From The Comedy Cellar in NYC to The Comedy Store in LA American stand-up comics are unable to look each other in the eye due to their unofficial support for Republican Presidential Candidate Donald J. Trump. This may take many non-comics by surprise due to the numerous verbal jabs, jibes, and jokes at Mr. Trump’s expense. However, funny men and women are voting with their wallets.
“My next comedy special depends on Trump winning it all,” explained one comedian who headed their own television series and only agreed to talk anonymously. “I have thirty minutes dedicated Trump’s hair. The show is only an hour long! Trump not winning means that I have to talk about my crippling depression and that material is stale.”
The amount of social awkwardness between comics has always been high, report experts who closely watch the stand-up scene. Eye contact is typically fleeting or held in the manner of some sort of psychopathic staring contest. Conversations are usually restricted to whatever premise the funny people are desperately trying to find taglines to, and the expression of real human emotions are a rarity. With the advent of Donald Trump becoming a real contender for the Presidency things have gotten much worse.
“What’s the big deal? We survived Reagan and W.,” explained one comedy veteran. “These new people need to realize how bad things were back in the day. They don’t know real life stories like Reagan joking on live radio that the US was going to start bombing the Soviet Union in five minutes. I voted for the guy twice and I sleep like a baby.”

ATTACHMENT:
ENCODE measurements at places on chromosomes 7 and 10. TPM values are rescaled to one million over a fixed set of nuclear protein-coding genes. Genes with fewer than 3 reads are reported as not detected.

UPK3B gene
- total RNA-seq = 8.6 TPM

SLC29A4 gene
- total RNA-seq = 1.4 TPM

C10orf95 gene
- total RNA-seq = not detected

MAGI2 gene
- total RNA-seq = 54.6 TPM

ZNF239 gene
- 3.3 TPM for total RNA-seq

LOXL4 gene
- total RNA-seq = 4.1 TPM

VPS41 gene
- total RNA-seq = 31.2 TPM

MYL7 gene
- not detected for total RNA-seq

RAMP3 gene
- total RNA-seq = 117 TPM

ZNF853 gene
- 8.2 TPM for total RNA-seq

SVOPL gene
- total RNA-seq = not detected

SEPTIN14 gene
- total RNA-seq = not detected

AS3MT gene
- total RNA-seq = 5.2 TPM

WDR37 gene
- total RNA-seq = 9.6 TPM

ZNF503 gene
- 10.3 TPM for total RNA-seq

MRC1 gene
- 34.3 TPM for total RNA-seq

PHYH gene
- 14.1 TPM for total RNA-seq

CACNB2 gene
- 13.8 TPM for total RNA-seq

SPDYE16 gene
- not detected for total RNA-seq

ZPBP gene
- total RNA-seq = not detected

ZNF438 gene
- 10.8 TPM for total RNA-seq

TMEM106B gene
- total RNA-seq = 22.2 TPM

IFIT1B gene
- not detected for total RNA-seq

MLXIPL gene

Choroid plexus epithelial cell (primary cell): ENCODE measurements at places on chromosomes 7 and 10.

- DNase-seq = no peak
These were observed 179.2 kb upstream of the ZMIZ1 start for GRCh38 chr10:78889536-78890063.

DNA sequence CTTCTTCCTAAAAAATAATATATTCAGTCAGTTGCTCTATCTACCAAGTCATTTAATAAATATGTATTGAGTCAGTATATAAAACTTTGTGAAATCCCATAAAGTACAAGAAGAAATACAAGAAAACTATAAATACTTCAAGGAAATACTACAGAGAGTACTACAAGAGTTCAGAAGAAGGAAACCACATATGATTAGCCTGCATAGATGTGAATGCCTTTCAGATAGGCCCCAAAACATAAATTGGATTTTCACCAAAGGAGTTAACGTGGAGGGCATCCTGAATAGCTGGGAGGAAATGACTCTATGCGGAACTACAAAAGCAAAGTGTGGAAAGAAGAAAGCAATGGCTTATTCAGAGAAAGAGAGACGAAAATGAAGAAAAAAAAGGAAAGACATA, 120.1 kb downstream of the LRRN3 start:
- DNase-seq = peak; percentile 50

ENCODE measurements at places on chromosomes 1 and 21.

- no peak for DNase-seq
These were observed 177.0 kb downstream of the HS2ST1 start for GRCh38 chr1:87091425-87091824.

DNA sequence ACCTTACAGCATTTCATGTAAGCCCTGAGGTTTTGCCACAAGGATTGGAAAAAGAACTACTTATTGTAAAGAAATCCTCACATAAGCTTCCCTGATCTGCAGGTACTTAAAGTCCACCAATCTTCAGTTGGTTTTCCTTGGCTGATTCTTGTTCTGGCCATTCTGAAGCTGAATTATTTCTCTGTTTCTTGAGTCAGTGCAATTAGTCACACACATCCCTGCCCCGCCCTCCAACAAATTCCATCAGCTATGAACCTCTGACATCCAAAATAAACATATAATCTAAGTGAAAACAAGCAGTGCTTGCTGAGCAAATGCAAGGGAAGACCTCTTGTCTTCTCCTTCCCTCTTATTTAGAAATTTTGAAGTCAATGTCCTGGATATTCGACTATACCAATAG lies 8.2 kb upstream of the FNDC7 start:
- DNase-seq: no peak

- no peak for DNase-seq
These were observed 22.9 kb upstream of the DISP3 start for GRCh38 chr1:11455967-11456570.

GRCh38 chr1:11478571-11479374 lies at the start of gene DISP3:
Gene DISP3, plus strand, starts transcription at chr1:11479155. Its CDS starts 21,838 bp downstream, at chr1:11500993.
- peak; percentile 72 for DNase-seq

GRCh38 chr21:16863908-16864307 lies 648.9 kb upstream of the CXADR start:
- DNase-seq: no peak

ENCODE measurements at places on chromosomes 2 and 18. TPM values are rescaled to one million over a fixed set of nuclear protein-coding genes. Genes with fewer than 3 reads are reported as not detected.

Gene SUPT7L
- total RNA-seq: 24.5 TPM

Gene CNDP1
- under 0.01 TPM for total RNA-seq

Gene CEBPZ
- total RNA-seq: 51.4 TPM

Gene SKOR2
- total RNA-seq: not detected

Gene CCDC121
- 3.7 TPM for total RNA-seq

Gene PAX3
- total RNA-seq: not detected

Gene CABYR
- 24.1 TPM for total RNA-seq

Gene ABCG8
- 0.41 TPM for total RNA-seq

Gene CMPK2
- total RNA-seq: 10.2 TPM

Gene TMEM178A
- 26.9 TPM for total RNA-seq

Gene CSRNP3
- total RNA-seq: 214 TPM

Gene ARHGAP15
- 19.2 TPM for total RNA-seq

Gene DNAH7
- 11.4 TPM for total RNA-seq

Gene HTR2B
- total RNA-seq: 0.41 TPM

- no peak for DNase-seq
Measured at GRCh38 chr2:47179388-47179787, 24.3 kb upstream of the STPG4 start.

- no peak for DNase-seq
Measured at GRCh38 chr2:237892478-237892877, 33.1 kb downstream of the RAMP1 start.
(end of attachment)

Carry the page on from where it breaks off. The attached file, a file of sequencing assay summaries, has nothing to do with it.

However, there are comics who legitimately like Donald Trump and are voting for the man out of admiration for his policies on racism, socio-economic disparity among Americans, and keeping the gays down – but not in a sexy way or anything like that.
Meanwhile, fans of stand-ups haven’t noticed too much of a difference. Comics arrive at the show do their sets and then try to sell poorly manufactured swag at the meet and greets afterwards. It is generally accepted among comics that they can interact with their fans fairly easily because, well, there is money involved and as long as there is money trading hands sincerity is easier to fake.
There are comedians who are hedging their bets and loading up on Ted Cruz jokes and bits.
“Ted Cruz being President is a Godsend,” joked one old-timer. “I just have to take all of my Ayatollah Khomeini jokes from 1979 and change the name to Ted Cruz.”